The severe weather events of the last two years have called into question the use of hurricane deductibles in the Northeast states. In both Hurricane Irene (August, 2011) and Hurricane Sandy (October, 2012), insurers were unable to apply policy hurricane deductibles for the reasons discussed below; however, the claims resulting from these storms will be adjusted with the application of the general policy deductible.

Hurricane specific wind deductibles were generally developed in the last decade as a response by insurers to help spread the risk of catastrophic loss. Consumers living in hurricane prone areas benefited from these deductibles by having coverage available at a reduced cost. Insurers benefited by being able to better manage their catastrophe exposure, and in reducing the number of claims to adjust following a hurricane.

In most states with specific hurricane deductible requirements, insurers may impose a hurricane deductible for wind damage occurring from the posting of a hurricane watch or warning in the state, until some amount of time (72 hours in Florida; by policy provision in many other states) after the watch or warning has been discontinued. This has been modified in some states (Connecticut, New Jersey, New York, Rhode Island) to also require that hurricane force winds be measured in the state.

There are three apparent reasons why hurricane deductibles may not be applied in the Northeast following future hurricanes impacting the region. These are concerns over the declaration of a hurricane warning, the measurement of hurricane force winds, and political fallout from use of the deductible.

Hurricane Warning: In many states with hurricane deductibles, it is the declaration of a Hurricane Warning by the National Weather Service (NWS) that initially triggers the application of the hurricane deductible. It has been thought that the NWS would issue a hurricane warning in accordance with meteorological standards, and not be subject to other considerations. This proved not to be the case with Hurricane Sandy.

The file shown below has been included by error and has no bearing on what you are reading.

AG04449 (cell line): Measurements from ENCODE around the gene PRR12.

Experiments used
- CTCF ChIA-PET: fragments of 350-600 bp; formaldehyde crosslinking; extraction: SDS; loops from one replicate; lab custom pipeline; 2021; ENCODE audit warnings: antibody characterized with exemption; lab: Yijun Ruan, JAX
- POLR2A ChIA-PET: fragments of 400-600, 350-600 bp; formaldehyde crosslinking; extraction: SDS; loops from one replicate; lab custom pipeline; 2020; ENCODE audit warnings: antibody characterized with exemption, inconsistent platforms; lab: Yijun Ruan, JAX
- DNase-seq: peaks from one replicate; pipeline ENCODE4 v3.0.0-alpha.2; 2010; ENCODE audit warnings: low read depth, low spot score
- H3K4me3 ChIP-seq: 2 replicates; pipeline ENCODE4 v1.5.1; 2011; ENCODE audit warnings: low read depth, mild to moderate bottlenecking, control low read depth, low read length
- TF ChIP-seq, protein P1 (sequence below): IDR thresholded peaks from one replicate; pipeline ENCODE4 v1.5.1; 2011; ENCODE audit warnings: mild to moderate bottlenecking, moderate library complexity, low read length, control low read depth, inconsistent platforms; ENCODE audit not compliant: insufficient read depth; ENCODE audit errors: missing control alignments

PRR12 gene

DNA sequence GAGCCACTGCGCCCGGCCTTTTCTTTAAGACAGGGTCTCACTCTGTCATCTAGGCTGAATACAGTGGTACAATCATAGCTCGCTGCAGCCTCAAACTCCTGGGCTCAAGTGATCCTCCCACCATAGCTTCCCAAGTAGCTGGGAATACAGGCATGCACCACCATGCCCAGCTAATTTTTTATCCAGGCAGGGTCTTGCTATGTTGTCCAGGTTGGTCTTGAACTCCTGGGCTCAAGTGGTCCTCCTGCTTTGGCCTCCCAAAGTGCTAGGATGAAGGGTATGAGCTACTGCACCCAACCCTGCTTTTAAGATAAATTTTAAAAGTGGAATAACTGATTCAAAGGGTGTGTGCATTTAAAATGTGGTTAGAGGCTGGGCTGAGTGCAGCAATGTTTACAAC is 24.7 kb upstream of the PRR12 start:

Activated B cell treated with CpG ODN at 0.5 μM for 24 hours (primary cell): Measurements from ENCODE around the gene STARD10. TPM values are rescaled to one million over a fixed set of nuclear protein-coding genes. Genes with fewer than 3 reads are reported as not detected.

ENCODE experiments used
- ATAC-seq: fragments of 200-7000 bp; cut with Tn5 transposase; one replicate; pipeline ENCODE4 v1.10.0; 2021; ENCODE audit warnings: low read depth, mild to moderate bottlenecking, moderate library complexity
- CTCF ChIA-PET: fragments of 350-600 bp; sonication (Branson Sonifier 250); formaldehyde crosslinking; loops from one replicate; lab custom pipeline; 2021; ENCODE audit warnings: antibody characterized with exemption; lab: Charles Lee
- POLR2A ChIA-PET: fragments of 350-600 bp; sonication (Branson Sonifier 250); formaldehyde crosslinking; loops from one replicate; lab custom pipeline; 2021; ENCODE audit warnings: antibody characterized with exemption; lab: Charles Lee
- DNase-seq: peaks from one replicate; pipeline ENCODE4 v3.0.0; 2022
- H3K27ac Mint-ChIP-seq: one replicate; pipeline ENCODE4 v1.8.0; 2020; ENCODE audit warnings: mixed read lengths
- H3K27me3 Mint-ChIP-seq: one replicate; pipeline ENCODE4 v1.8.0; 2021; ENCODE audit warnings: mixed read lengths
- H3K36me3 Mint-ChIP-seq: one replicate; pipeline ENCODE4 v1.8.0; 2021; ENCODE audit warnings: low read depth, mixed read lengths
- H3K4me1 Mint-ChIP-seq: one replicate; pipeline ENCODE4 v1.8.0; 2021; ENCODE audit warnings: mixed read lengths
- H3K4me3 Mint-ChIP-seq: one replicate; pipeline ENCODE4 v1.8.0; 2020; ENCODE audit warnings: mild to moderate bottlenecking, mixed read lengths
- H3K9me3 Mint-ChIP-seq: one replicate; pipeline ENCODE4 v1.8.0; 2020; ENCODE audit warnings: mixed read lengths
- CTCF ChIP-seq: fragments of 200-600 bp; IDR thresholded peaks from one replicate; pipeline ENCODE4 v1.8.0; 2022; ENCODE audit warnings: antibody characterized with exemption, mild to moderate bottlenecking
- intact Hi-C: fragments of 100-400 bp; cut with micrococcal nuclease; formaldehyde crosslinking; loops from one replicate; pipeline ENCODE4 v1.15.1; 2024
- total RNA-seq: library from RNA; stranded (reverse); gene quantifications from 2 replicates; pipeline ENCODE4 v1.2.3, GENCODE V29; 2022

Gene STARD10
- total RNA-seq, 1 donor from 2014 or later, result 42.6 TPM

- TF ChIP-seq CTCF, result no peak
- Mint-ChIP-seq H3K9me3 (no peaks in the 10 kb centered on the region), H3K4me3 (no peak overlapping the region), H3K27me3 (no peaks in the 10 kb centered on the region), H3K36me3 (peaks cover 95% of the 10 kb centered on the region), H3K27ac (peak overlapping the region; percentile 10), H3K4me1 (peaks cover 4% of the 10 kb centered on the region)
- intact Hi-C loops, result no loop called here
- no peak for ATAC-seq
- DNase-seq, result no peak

The NWS had declared Sandy a hurricane as early as October 24, 2012, shortly after its formation in the Caribbean, and the storm retained hurricane status as it progressed over Cuba and the Bahamas, and thereafter along the east coast of the United States. Tropical storm watches and warnings were duly posted along the east coast up through North Carolina, and then not posted from Virginia northward, even though Sandy was forecast to come ashore in New Jersey and to impact much of the greater Northeast with hurricane force winds¹. (NWS Sandy Advisory Number 29 Issued 11:00 a.m. Monday, October 29, 2012; Exhibit 1). The official NWS explanation for the failure to post hurricane warnings was that Sandy was expected to become a “post-tropical cyclone” before it made landfall, so no hurricane warnings were required². In fact, Sandy retained tropical characteristics and hurricane status until approximately one hour before the center of the storm crossed land. As late as 5:00 p.m. on October 29, 2012, Sandy remained a hurricane, was located 40 miles south of Atlantic City, New Jersey, had sustained winds of 90 mph and hurricane force winds that were reported to extend outward 175 miles³. At that time, one could infer that Sandy was a hurricane and that hurricane force winds were impacting the coast of New Jersey and other adjacent states. It was not until 7:00 p.m., with the center of Sandy expected to make landfall over New Jersey within one hour, that Sandy’s status was changed to that of a “Post-Tropical Cyclone.”4 The NWS appears to have handled the posting of warnings for Sandy differently than it had for other storms. Whether this result was due to political reasons or for the announced reasons remains to be seen. In any event, the failure of the NWS to post a hurricane warning for states in the path of Hurricane Sandy calls into question the use of hurricane deductibles that are triggered by the NWS posting a hurricane watch or warning.